Tuesday, March 21, 2006

Failing Lent

In the church calender we are right in the midst of observing our most solemn season, Great Lent. This is a holy time of penence, where our gaze is on the Passion of our dear Savior, and we stand in the shadow of the cross looming high and terrible before us.

Many people give up something during Lent. The Orthodox faithful give up all animal products. So, for weeks now, I should have been eating vegan. But I haven't been.

I start, but by dinner I end up eating whatever the rest of my family eats--my hubby is not Orthodox and is not observing the fast. The kids have trouble with it because they want to eat what Ken eats, too. There's also the foodstamps issue. It's already hard to feed my large family, and we can't really afford to buy two kinds of food. And to prepare both, if I had both, seems too hard for the chronic fatigue I feel. But these are just excuses really. I think if I really had the chuzpa, I could do it.

I'm not famous for pushing back the plate at this time in my life, and I feel horrible about my failure in this holy time. Just before the fast, the first week of the Lenten Triodian (three weeks before Great Lent begins), I sat in church and listened to Father Leo's homily about the publican and the sinner. (Okay, he didn't read from the Message, but you know me. I can't resist that book.)

Luke 18: 10-14

10"Two men went up to the Temple to pray, one a Pharisee, the other a tax man. 11The Pharisee posed and prayed like this: "Oh, God, I thank you that I am not like other people--robbers, crooks, adulterers, or, heaven forbid, like this tax man. 12I fast twice a week and tithe on all my income.'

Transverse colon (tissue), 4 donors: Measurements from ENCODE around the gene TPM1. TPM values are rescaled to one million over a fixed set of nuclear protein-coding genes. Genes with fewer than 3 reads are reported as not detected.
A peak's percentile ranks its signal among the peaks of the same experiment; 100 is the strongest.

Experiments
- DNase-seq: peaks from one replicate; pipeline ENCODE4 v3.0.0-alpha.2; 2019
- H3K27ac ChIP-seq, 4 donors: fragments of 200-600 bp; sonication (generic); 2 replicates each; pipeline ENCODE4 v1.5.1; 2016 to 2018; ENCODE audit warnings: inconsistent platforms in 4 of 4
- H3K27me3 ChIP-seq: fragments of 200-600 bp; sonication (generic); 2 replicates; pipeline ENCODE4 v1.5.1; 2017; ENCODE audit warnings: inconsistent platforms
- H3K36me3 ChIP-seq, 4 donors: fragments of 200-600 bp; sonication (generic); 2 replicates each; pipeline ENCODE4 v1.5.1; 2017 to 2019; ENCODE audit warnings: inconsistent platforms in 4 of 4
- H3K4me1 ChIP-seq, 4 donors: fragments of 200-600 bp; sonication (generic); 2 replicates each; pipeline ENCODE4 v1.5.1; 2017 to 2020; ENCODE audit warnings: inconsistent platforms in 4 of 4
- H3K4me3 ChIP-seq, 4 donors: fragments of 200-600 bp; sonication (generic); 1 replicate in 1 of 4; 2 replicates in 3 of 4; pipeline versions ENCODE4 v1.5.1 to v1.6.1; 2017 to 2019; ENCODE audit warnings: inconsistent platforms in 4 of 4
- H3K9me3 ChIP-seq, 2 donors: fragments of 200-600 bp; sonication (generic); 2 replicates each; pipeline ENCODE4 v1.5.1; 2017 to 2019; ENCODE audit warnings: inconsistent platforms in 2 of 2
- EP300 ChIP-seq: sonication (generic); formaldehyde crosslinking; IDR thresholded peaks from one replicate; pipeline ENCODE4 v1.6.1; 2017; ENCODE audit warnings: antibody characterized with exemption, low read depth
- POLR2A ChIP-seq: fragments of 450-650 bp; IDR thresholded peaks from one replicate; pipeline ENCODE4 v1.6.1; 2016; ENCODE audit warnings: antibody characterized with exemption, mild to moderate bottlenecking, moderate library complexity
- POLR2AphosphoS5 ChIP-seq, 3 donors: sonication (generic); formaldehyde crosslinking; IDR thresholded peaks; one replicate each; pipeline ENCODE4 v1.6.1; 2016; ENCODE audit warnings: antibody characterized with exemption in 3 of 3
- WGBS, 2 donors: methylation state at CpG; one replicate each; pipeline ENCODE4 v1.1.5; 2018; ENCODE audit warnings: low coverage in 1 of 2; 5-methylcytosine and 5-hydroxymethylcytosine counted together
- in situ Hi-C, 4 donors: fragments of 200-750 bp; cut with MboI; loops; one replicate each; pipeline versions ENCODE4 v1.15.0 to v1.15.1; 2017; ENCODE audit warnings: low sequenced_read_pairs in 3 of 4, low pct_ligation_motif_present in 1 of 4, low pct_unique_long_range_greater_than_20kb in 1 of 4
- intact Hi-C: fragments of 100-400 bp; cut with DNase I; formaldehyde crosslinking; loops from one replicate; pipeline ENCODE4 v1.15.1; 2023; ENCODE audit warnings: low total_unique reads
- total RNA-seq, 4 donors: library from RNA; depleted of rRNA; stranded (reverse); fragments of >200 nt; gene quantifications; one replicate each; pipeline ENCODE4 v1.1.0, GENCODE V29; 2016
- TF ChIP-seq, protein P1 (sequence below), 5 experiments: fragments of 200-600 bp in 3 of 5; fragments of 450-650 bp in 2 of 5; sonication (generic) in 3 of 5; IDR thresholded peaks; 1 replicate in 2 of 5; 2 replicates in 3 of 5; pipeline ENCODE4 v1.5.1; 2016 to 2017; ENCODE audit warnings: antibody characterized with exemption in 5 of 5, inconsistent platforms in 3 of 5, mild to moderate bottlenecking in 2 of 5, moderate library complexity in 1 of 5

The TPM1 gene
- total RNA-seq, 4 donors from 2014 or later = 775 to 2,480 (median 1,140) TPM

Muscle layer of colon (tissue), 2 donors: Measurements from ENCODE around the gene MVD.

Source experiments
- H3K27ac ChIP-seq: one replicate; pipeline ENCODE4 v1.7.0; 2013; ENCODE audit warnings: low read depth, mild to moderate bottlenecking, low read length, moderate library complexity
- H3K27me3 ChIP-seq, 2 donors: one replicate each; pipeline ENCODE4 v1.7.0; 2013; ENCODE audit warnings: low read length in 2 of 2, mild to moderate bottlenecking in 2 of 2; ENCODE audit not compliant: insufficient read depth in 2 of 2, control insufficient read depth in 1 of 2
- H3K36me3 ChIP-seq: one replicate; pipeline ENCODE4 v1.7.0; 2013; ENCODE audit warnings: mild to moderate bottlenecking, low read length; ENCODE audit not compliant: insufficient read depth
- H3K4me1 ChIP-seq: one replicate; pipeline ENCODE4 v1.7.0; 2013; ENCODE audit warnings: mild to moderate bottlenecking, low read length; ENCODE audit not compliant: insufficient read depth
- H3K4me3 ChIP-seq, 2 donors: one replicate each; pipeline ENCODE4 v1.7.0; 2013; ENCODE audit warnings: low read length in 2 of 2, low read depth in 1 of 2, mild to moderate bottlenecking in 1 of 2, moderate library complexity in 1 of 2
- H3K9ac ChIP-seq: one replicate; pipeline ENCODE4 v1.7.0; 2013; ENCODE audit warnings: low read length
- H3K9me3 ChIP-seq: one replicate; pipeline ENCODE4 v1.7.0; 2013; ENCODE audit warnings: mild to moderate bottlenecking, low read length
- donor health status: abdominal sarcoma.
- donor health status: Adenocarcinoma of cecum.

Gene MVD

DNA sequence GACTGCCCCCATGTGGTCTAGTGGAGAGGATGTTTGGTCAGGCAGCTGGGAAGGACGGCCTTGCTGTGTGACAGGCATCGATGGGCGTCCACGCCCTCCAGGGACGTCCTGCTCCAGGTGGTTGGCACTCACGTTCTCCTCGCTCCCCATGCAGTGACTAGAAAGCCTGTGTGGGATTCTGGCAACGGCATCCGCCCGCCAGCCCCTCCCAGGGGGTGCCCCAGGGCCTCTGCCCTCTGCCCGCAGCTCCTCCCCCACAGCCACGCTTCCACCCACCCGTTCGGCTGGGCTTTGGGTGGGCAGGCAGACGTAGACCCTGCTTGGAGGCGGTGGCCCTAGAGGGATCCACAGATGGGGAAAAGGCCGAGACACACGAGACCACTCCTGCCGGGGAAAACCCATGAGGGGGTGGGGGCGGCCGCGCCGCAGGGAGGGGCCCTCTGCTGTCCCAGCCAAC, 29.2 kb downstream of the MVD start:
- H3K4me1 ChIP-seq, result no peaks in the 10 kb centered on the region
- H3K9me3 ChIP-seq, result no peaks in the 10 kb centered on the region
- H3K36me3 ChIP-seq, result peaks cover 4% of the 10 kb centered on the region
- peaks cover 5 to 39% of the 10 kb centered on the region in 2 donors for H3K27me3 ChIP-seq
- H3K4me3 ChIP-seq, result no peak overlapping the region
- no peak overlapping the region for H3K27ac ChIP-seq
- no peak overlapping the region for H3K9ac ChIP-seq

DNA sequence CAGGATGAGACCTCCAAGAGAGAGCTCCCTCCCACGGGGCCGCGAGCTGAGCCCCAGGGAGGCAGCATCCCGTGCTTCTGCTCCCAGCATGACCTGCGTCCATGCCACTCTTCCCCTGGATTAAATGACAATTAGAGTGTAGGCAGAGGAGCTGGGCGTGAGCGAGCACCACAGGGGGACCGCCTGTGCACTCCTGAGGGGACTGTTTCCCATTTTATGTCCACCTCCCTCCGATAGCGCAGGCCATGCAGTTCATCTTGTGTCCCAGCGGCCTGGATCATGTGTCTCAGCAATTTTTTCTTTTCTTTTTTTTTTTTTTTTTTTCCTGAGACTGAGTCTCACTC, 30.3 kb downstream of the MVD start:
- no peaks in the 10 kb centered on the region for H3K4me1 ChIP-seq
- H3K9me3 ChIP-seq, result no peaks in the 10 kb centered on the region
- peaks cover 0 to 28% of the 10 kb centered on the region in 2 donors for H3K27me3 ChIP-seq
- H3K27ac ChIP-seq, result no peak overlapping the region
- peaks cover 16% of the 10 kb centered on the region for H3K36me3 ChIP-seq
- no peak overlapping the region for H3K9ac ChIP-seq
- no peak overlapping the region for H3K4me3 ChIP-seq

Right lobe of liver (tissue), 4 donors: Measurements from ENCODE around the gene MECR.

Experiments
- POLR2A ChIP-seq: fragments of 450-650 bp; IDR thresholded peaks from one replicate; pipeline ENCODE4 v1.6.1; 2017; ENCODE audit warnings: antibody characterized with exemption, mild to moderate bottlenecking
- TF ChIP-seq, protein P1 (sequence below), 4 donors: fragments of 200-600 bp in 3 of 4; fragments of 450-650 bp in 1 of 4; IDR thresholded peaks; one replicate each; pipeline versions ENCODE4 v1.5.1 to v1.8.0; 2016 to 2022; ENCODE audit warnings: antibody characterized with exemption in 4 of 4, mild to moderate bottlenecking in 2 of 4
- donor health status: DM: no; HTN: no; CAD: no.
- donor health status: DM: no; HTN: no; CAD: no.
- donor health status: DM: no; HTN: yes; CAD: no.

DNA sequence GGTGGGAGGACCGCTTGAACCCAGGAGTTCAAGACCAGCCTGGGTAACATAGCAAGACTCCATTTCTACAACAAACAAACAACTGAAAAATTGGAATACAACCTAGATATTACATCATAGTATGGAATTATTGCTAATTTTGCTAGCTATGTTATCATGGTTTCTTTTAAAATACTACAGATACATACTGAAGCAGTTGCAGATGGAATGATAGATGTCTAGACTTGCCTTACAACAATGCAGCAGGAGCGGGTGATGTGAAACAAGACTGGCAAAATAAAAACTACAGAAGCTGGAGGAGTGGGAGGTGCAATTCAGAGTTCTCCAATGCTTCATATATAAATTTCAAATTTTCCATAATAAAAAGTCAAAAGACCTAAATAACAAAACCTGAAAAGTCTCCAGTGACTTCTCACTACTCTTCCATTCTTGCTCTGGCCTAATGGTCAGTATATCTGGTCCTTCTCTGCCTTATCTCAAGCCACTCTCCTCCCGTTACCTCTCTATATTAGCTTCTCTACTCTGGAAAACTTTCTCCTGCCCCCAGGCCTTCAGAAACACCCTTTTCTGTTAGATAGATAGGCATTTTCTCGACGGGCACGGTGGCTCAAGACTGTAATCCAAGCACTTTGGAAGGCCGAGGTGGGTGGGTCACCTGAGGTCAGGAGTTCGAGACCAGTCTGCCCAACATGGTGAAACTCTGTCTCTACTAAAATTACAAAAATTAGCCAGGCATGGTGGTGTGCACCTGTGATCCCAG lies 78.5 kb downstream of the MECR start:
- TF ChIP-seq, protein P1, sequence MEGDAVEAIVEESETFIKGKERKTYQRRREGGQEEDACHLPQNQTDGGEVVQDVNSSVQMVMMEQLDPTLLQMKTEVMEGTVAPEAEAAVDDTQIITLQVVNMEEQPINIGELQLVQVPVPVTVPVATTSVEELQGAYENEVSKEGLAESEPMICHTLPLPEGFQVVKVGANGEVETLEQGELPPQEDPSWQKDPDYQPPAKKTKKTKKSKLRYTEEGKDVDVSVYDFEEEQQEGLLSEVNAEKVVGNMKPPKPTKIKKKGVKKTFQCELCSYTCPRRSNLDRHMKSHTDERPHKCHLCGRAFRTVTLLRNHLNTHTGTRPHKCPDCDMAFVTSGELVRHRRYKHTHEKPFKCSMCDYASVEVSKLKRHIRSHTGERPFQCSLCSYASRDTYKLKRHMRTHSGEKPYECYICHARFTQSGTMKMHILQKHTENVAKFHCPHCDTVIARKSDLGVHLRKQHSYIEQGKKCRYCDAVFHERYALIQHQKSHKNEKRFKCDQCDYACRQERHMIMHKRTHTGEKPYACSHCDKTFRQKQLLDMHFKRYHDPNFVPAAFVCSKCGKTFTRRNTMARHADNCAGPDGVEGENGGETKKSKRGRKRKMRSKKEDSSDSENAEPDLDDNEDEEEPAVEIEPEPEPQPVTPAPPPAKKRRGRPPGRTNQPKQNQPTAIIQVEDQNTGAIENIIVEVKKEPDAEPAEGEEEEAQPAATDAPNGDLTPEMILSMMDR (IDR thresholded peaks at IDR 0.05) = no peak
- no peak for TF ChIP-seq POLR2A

13"Meanwhile the tax man, slumped in the shadows, his face in his hands, not daring to look up, said, "God, give mercy. Forgive me, a sinner.'"

14Jesus commented, "This tax man, not the other, went home made right with God. If you walk around with your nose in the air, you're going to end up flat on your face, but if you're content to be simply yourself, you will become more than yourself." The Message

I'm failing lent, and I feel just like that sinner, slumped in shadows, hiding my face from God. And yet I need Him so badly that I just keep saying, 'forgive me' like its a mantra or a ceasless prayer. That seems to be my only contribution to Great Lent.

Last week I went to confession. It's recommended that one confess and receive absolution at least every few months, but a lot of people don't. I hadn't in a while because my car doesn't work and riding with someone I couldn't get there in time, but last week we were a wee bit early, and I was able to catch a few minutes with Father Leo.

Confession is a very different experience with a priest than when you confess just to God. It's humbling to say the least. Almost as soon as I began I just wept and wept. I always feel so unworthy. I don't really want to lose that feeling. I don't want to say how good I am--though I've been guilty of that, too. I just want to keep--must keep--asking for mercy.

I take comfort in the fact that the penitent went home made right with God, and again, I pray, Lord, have mercy on me a sinner. I'm glad that sweet Jesus, accepts my meager sacrifice because He is so good, and I am so needy.

I still have hope, however. Maybe I can still jump in and fast, and maybe all this has taught me to be humble when I do so. I don't know. I just want to do what's right, even though I can't do it, really. That's why I need mercy. May God give it.

Mair, the sinner.

Thursday, March 16, 2006

Devils and Demons and Evil...Oh my!

Lately I've been doing a lot of research on exorcism. It's for a book I'm proposing called the Exorsistah. That's a funny title, isn't it? And Emme Vaughn is a funny character, but let me tell you, demon possession is sooooo not funny.